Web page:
John Thompson

Review: Jarred Christmas: Let’s Go Mofo – Gilded Balloon, Edinburgh.

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Jarred Christmas | Giggle Beats

Jarred Christmas

Jarred Christmas has made a name for himself on these shores with years of big-hearted compere work. His larger than life buffoonery and sharp tongue means he is the go to MC for big events, and we’ve seen his distinctive face more and more recently thanks to a string of high profile telly appearances.

Despite his rising popularity, Christmas cannot compete with the Olympics closing ceremony and tonight his show is a little under half full; but this has no effect on the gusto with which he attacks proceedings. Starting with his own terrifying take on his national war dance, the Haka, Christmas gets straight to work doing what he does best – getting in and amongst the front row and mining it for laughs.

His high energy style and rapid wit sees good laughs roll in before he starts laying out the premise of his show. Firstly there’s his – not entirely sincere – desire to put on an hour of dance which is revisited briefly throughout the show, and his loose examination of attitudes, usually fairly simplistic comparisons between old and contemporary views. It’s hardly groundbreaking stuff, but Christmas’ gift for telling silly stories, punctuated by the odd gross-out aside, about the scrapes he gets himself into means they never feel a chore, despite the lack of grey matter tested in consuming them.

Indeed his stories were interjected throughout by short blasts of silly dance, in keeping with his wish for the show’s theme. These were generally well received by the audience, but ultimately amount to a fat man dancing badly on purpose, and I found myself frustrated by the inconsistency of the show’s content.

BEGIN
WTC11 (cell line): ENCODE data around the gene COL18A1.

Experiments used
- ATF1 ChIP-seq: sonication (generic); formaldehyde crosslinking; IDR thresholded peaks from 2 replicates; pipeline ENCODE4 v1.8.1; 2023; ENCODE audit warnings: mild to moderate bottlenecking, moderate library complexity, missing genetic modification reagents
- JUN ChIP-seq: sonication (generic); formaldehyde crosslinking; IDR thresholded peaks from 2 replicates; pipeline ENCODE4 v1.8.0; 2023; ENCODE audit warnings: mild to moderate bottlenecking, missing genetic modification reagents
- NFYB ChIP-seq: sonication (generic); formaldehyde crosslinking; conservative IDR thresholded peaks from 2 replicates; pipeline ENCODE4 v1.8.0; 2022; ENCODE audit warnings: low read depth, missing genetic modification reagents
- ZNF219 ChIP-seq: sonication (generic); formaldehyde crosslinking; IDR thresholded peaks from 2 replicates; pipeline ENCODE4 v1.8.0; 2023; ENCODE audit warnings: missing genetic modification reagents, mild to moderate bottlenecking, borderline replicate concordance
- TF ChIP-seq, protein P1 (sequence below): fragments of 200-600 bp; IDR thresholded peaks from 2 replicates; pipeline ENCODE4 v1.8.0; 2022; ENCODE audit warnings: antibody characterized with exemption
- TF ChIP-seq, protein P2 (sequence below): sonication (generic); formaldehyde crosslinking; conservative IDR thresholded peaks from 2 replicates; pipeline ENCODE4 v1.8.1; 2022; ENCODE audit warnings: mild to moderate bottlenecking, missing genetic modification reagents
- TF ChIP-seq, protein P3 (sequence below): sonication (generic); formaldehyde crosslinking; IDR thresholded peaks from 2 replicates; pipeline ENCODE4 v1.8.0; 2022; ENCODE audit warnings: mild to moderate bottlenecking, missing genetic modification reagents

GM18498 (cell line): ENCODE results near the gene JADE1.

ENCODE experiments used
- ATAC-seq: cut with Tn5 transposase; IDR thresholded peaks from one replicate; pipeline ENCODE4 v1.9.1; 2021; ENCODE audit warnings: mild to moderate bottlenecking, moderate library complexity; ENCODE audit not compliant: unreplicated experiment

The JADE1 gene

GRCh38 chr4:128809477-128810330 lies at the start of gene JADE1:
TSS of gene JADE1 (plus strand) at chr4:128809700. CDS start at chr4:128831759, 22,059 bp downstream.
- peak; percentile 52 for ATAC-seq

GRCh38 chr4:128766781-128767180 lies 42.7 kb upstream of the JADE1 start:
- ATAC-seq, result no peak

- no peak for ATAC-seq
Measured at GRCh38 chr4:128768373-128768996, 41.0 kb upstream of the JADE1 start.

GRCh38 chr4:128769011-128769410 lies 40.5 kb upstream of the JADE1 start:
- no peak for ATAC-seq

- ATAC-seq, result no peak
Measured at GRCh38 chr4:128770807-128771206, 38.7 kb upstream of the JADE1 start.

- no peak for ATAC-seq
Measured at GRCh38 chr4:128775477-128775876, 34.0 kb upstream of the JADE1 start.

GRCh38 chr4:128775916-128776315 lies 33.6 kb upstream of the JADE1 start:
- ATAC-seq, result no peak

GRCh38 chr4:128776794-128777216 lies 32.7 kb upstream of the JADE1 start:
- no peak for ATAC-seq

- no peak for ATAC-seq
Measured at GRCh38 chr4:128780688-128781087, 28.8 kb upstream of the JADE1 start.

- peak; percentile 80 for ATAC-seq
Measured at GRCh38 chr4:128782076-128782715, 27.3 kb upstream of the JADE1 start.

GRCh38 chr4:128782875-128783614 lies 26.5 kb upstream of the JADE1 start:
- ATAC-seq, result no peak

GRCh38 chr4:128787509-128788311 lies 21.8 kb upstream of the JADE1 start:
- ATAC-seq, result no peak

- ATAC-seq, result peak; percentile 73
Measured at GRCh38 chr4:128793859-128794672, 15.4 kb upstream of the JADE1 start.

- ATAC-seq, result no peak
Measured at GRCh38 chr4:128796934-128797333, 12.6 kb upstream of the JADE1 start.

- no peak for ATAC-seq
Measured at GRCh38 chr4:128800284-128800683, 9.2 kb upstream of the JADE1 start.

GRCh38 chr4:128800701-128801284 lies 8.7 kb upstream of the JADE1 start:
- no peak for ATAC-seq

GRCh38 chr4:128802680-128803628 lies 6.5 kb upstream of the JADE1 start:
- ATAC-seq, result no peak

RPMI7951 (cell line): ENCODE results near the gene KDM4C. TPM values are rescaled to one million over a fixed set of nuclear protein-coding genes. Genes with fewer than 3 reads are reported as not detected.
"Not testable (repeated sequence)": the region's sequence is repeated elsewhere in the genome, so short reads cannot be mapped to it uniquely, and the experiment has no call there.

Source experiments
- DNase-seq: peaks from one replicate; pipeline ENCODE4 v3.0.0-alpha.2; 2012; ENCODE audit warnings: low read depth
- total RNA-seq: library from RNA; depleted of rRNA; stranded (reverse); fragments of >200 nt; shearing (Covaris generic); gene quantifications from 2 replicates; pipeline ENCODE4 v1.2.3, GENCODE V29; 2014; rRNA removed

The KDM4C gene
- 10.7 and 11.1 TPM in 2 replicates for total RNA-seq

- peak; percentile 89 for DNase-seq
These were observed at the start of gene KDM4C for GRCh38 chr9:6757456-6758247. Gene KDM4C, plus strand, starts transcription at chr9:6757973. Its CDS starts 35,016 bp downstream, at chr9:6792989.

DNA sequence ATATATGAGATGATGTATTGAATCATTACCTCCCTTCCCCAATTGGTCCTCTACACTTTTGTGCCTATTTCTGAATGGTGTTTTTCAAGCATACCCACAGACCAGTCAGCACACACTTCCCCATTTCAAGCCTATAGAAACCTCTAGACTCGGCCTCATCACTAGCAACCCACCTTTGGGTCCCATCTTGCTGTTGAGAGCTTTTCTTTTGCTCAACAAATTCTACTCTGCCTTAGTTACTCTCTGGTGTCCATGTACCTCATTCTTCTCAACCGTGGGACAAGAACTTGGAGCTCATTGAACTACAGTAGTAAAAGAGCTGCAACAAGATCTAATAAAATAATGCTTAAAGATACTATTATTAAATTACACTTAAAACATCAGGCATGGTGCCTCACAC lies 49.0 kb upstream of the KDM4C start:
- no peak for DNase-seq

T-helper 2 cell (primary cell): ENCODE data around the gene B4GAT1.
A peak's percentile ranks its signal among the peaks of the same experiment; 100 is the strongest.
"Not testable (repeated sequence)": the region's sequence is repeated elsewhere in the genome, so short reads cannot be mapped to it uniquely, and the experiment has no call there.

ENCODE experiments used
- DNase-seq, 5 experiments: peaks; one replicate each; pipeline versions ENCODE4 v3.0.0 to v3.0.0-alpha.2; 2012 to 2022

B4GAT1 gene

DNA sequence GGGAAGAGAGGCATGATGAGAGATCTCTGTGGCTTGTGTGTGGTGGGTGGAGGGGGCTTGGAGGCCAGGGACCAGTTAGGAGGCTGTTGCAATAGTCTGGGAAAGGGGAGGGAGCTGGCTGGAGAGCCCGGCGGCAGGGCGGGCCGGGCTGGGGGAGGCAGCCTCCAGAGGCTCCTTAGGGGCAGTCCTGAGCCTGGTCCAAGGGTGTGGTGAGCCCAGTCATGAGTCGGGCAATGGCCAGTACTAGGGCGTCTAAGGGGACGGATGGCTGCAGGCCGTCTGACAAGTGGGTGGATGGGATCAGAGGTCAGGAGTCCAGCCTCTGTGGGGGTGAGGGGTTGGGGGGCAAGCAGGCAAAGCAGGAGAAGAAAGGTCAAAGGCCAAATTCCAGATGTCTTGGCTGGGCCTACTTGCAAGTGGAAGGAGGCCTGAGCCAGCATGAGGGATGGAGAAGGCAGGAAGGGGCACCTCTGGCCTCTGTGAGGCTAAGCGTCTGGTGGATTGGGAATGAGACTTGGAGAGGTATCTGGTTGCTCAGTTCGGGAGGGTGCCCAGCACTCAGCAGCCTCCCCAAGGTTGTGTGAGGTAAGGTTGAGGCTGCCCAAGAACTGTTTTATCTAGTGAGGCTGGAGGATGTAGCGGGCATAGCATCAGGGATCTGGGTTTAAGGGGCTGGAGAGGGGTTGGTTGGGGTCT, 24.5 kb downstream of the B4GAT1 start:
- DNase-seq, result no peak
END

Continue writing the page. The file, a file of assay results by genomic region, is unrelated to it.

Whilst most of the material is middling to good, there are several instances where Christmas shows off a talent for more surreal and carefully crafted routines. One shouty rant about ‘the youth of today’ is excellently garnished with a deft punch line that I don’t see coming at all, whilst another routine about the universal comedy item, the rubber chicken, is hilariously subverted just as it looks to be heading into shady territory.  These skits, in addition with his truly excellent forays into audience interaction, are particularly strong but are generally let down by the less original material – and the dancing.

Routines about struggling with the ‘N’ word as a white person, for example, and a story about a man dressed as a wizard and his novel approach to the Oyster card system are nothing new.

But just as the hour seems to be petering out a little towards the end, Christmas ensures that this show sticks long in the memory with an utterly brilliant ending. It’s thoroughly silly, involves the entire two front rows and had me absolutely creased up. I won’t spoil it for you, but it’s something that Vic and Bob would have ended an episode of Shooting Stars with at their absurd best.

Let’s Go Mofo is an uneven but fun show, with moments of real quality amongst Christmas’ gently amusing ditties – and a finale that’s almost worth the ticket alone.

Date of live review: Sunday 12th August 2012.